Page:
Sunday, February 23, 2020

Family Point System

A few people have asked about my family's morning point system. It's something we started over a year ago, and it works for us. Every family is different and has different needs, but this is how we currently stay sane on weekday mornings.

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At some point last year I decided I was tired of spending the morning yelling at my children in order to get out of the house. At that point, the only incentive I had to get them to move faster in the morning was the fear of KISS AND RIDE. I basically had my children believing that the kiss and ride line involved a terrifying fire-breathing dragon and if we missed the bus life would basically end. (I mean, we are lucky enough to have a bus - I am NOT waiting in that ridiculous line of cars just because you couldn't get your shoes on fast enough. Run Girls! Run!) In actuality, the kiss and ride line isn't that bad, but still. No one has time for that.

I considered giving up all together and just letting us be late, but since I work that didn't make sense either.

Instead, we went to a morning point sheet. Each girl earns points individually based around two basic requirements - that she moves quickly and acts with love. At the end of the week, the points are pooled together for a family experience over the weekend. It's a group contingency plan - no one is winning or losing, and they are working towards an experience we can do as a family. This is key because it fosters working together to earn something together, instead of competing with one another.

The Nuts and Bolts:
Our morning is divided into the three critical breaking points for us - the upstairs time (getting dressed, brushing hair, putting on shoes, getting out of bed), the breakfast period (you know, just EATING the breakfast), and then leaving the house (getting your backpack and leaving the house on time).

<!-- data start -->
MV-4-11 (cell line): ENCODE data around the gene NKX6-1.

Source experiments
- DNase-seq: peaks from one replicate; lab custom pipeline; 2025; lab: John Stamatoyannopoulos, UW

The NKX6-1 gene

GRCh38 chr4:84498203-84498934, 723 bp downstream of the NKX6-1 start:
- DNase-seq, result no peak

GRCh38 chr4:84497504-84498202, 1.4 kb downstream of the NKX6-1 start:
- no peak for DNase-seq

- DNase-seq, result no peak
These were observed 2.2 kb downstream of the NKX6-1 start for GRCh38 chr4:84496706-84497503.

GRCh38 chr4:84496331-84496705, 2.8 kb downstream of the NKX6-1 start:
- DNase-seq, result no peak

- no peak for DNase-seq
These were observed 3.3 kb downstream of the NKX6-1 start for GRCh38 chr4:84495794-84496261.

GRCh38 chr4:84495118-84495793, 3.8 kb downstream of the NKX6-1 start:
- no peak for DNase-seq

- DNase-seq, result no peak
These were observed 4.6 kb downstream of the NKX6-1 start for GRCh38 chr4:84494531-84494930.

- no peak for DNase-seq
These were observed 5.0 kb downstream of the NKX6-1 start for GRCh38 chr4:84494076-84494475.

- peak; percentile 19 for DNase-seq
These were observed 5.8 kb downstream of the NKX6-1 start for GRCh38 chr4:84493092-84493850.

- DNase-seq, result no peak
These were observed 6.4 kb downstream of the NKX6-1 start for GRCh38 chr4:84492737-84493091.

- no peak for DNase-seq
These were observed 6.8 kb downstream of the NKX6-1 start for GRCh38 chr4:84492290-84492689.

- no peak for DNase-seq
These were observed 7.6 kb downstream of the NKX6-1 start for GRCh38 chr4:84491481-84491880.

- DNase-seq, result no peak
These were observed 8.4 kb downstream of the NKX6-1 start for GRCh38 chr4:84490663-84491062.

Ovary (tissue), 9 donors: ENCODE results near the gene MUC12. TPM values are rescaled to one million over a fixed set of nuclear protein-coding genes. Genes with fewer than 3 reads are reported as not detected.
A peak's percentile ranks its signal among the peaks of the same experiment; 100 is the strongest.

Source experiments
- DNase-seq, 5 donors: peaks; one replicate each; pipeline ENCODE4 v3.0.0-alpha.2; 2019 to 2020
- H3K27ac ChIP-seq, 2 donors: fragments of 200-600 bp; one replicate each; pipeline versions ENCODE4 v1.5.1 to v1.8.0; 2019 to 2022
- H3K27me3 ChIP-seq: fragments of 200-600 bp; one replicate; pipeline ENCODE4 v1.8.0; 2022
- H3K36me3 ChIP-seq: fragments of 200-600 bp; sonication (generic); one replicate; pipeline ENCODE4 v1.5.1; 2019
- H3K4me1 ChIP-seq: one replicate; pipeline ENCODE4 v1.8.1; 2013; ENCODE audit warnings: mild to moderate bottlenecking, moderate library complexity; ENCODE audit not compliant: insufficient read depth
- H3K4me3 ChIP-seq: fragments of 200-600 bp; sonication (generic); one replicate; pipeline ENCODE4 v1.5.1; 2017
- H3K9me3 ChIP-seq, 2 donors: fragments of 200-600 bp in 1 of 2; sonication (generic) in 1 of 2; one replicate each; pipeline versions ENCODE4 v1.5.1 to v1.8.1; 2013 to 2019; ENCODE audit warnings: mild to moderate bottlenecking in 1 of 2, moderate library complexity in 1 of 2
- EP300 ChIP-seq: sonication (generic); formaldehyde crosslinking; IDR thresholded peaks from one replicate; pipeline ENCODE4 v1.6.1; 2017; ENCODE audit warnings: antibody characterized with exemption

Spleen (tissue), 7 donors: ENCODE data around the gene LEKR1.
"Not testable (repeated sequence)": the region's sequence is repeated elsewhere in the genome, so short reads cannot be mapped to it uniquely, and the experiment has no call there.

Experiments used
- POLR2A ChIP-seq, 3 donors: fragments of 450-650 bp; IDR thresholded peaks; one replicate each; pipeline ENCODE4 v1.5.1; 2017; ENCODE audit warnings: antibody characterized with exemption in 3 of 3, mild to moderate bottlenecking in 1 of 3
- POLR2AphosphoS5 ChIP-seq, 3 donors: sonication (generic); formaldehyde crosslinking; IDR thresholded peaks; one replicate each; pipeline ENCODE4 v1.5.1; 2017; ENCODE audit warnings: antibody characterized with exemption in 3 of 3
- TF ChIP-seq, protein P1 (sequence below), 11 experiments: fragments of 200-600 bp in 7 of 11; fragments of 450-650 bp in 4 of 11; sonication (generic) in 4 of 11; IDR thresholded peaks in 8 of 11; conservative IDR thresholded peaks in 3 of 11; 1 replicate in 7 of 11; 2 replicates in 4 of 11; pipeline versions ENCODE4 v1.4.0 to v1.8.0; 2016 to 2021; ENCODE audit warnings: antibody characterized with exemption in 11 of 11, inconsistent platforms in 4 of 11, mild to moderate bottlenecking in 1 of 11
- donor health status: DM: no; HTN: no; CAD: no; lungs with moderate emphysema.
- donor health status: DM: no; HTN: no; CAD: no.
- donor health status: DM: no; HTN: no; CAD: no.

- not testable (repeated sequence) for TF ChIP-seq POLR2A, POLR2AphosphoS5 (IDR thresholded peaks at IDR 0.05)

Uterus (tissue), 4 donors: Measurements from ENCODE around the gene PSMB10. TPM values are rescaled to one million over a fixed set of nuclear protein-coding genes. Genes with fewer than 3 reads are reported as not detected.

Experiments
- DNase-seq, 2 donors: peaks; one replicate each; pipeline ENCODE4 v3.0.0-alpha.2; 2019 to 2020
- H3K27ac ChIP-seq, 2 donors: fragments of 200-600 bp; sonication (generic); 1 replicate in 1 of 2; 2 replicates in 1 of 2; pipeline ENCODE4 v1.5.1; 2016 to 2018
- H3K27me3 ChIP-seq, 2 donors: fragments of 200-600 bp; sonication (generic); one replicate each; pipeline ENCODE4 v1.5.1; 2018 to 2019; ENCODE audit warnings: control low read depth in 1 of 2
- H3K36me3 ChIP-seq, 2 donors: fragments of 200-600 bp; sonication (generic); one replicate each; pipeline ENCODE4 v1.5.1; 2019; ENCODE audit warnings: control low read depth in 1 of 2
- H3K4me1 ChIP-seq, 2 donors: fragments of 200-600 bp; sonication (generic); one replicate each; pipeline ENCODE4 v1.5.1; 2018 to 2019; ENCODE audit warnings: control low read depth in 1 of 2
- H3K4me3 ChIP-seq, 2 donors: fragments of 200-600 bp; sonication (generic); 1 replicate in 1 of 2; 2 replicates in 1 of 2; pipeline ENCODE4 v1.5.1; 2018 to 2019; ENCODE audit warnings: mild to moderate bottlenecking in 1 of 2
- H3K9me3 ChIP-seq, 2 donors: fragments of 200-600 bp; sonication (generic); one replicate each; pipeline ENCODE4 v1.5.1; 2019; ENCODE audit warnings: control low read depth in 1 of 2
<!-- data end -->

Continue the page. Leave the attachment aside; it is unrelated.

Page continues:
There are only two official rules - Move Quickly and Act with Love. Both of these cover a variety of sins, distractibility, feet-dragging, and "don't want to get out of bed" moments. Each period gives each girl a chance to earn 3 points - one for acting quickly, one for acting with love, and one that is parent discretion. Over time, this has moved to include things like clearing the breakfast dishes or making the bed - things that weren't even in the cards when we started this, but now we can add on.

You will not earn points for "acting with love" if you yell at your sister, your parent, or even the cat - if you ignore someone talking to you, say something mean, etc. You may wake up grumpy and that's fine, but you cannot take it out on the rest of us.

On the other hand, you may be as loving as possible, but if you sit there telling us how much you love us and don't actually get dressed or follow the morning routine, then you won't earn points for moving quickly.

So each day there are 18 points possible - 9 for each girl. At the end of the week 90 points is a perfect score, and my girls decided the best possible experience is dessert at the American Girl store. (Other than actually driving to Tysons, their desserts are reasonably priced so this isn't actually extravagant). 85-89 points gets us ice cream out as a family
80-84 points gets us ice cream in as a family
75-79 points is a cookie treat at home

Why it works for us:

Teaches us to forgive ourselves:
The system is set up so that even bad days can be recovered from, so that no one can just give up on Friday. I also have one child who always wants a perfect score, no matter what she is doing. I intentionally set it up as having so many points so that she can see it is OK to miss one or two here and there. It's OK to forget your breakfast dishes one morning of the week - we all make mistakes. (And thank goodness, I couldn't handle the AG store weekly).

Changes our parenting language:
What I love about our point system is that it lets us work as a team toward a common goal in the morning. It changes the conversation from "PUT ON YOUR SHOES!" to "Let's get our points for this week! What do we need to do to get all of our points?" and "Don't forget - you need to be down stairs by 7:30 to get all three points. What do you need to do before then?"

The "don't use that tone of voice with me" response became "I'm going to remind you to act with love."

Supporting Teamwork
Most importantly - they will occasionally help each other out - clear one another's dishes, help each other find their book bags, or shoes. Of course, there are times they are totally ready to let their sister suffer the consequences of losing points, but at other times they do step in and help each other out.

Yes, I wish we could have perfectly peaceful mornings without a point system, but this lets us work towards a common goal, supports our constant message that perfection isn't the goal but working hard is, AND gives us an excuse to eat ice cream, all while preventing me from yelling.